British state-backed lender Royal Bank of Scotland said its profits halved in the first quarter, as it set aside £802 million ($1.01 billion) against a likely spike in bad loans due to the coronavirus pandemic.
RBS on Friday posted pre-tax profits of £519 million for the period, down from £1 billion the previous year, just ahead of the £415 million average of analyst forecasts compiled by the bank.
"Although the outlook remains extremely uncertain, we approach the crisis from a position of strength, with confidence in our balance sheet and focus on our strategic priorities," Chief Executive Alison Rose said.
The lender beat expectations thanks partly to a 9% gain in core income from increased trading in volatile markets at its previously loss-making investment bank NatWest Markets, helping cushion a fall in its retail business.
Despite the boost, RBS said it was still committed to shrinking the unit, where it is currently making around 130 redundancies.
RBS reiterated its strategic priorities set out by CEO Alison Rose in February, but said it would wind down Bó, the digital bank only launched last November, as a customer facing brand.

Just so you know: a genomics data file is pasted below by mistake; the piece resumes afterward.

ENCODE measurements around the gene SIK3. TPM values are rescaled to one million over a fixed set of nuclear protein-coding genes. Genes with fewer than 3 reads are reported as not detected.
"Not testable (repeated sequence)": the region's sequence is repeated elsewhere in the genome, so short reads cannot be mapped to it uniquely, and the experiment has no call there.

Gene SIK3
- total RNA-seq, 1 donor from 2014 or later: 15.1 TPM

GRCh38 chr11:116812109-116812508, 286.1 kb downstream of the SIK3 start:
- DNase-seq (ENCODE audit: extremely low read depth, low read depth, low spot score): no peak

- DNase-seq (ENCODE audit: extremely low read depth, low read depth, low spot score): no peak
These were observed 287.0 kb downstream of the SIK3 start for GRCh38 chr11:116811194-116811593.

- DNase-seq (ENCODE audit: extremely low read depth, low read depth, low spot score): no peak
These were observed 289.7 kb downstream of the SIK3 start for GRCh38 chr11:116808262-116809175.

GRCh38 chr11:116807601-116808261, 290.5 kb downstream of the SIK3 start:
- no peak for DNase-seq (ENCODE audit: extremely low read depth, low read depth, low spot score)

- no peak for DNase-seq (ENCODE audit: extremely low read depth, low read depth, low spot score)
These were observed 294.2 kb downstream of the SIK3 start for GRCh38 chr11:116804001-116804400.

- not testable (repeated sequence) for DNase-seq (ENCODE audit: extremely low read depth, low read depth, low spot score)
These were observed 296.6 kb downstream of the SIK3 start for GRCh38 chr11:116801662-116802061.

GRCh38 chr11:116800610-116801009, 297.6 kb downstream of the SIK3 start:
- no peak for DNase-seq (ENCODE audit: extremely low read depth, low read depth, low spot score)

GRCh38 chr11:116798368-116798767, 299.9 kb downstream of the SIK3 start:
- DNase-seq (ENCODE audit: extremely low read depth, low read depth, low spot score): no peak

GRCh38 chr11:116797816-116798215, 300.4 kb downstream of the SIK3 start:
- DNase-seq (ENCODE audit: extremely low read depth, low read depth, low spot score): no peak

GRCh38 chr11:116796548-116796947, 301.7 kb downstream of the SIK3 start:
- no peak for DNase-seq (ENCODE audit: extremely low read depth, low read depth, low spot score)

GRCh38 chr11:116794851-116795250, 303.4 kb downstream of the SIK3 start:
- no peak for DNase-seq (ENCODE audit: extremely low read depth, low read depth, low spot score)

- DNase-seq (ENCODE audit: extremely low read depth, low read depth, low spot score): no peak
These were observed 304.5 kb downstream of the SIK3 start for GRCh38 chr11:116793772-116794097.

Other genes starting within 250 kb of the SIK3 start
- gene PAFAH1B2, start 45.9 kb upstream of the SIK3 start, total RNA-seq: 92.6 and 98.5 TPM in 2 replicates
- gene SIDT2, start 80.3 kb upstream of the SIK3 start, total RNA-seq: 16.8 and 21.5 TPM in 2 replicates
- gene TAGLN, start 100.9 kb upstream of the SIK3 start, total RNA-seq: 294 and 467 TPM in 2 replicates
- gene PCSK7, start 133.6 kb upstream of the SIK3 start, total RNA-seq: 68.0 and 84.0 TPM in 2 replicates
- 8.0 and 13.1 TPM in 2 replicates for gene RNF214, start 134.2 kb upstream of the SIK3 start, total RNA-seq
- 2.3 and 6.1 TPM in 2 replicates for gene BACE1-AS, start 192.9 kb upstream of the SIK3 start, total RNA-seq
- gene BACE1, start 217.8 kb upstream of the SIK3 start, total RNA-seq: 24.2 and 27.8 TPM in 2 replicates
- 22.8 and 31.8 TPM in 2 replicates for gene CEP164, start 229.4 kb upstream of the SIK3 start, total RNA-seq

The bank said Bó's technology would be merged with another of its digital brands, Mettle. The venture had a sluggish start and failed to impress investors.
RBS said the gloomier economic outlook meant that its loan loss rate would be "meaningfully higher" than previously expected and its risk weighted assets would be higher.
The bank said it had provided £1.5 billion of loans under a government-backed coronavirus relief scheme for businesses — the most of any bank — and 190,000 mortgage repayment holidays to struggling customers.
RBS remains 62% owned by taxpayers following its £45 billion state bailout in the 2008 financial crisis.
RBS Chairman Howard Davies said to investors on the bank's webcast investor meeting on Wednesday that the lender's sharp share price fall since the virus outbreak had made any state stock sales soon unlikely.